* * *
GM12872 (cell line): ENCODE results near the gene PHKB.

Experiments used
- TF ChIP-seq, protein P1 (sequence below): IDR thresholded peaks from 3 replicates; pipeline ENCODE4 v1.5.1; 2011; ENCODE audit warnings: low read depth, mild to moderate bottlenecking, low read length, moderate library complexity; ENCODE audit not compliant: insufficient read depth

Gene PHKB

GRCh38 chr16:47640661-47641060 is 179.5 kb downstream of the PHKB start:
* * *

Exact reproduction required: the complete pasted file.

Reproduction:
GM12872 (cell line): ENCODE results near the gene PHKB.

Experiments used
- TF ChIP-seq, protein P1 (sequence below): IDR thresholded peaks from 3 replicates; pipeline ENCODE4 v1.5.1; 2011; ENCODE audit warnings: low read depth, mild to moderate bottlenecking, low read length, moderate library complexity; ENCODE audit not compliant: insufficient read depth

Gene PHKB

GRCh38 chr16:47640661-47641060 is 179.5 kb downstream of the PHKB start: